Under patent law, the owner of the rights is the ‘actual deviser of the invention’. In copyright law, as well as for registered designs, the author of the work or the ‘person who creates it’ is the owner, unless created under a relationship of employment. Rights in IP can only be held by a person, as we learned from the monkey copyright case in 2018 in the US. In that case, a macaque grabbed a camera and took ‘selfies’ which the photographer, David Slater, then included in a book.  The monkey was ruled to not be able to own the copyright in those pictures and Slater was unable to be sued on his behalf – so animals cannot own copyright and this is, as you might agree, quite rational. However, the question is now whether a computer can have rights that an animal cannot.

Currently, there is no legislation in any country world-wide which allows for AI to be registered as the legal owner of a patent, a trademark or any other design right currently registrable or naturally occurring (i.e. not registrable).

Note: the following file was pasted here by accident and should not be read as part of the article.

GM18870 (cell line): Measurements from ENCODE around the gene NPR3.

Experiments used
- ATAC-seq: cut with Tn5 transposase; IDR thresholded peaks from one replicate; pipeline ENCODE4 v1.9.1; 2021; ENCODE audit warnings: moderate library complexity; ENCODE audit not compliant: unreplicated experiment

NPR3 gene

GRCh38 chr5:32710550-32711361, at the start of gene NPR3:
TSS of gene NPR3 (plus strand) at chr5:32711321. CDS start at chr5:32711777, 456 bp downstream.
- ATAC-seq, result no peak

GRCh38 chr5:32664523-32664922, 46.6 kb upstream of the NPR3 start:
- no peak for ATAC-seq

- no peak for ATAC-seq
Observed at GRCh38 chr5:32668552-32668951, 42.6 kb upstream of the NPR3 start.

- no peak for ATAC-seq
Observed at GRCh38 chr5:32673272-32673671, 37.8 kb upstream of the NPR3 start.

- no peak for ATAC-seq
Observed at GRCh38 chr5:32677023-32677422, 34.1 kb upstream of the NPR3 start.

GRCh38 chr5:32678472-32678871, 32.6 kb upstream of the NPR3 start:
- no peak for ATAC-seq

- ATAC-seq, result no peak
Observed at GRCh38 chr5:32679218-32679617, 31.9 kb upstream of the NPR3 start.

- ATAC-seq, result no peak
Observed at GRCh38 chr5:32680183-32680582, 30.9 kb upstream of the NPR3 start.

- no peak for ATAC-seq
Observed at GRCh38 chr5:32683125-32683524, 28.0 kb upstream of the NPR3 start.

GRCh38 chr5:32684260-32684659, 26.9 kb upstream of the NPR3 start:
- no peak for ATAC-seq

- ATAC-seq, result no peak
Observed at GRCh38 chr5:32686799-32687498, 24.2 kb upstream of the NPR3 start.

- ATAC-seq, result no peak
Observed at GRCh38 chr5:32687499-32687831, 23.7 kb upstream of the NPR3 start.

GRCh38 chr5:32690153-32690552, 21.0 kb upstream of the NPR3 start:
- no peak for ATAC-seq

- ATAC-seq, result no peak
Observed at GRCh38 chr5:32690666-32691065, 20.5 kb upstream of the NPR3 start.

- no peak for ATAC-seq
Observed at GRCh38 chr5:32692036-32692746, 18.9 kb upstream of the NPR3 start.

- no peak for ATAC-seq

What happens now?

At present, the inventor of the AI is credited with the ownership of the IP – the AI seen as merely a tool to assist their creativity. A good example of this is The Washington Post’s AI system, Heliograf. This is an artificial reporter which has written hundreds of reports and articles, generating positive responses from online readers. However, the copyright in those articles was deemed not to be owned by Heliograf, but by the paper.

Contrast this to the business world, where companies and partnerships are capable of holding the same rights as human beings, such as the right to sue another party or to defend themselves in court, and there’s a clear disparity. Many argue that our systems of defining and recording IP rights require modernisation to reflect the pace of evolution in technology. This is where things become difficult.

Can AI be the legal owner of IP rights?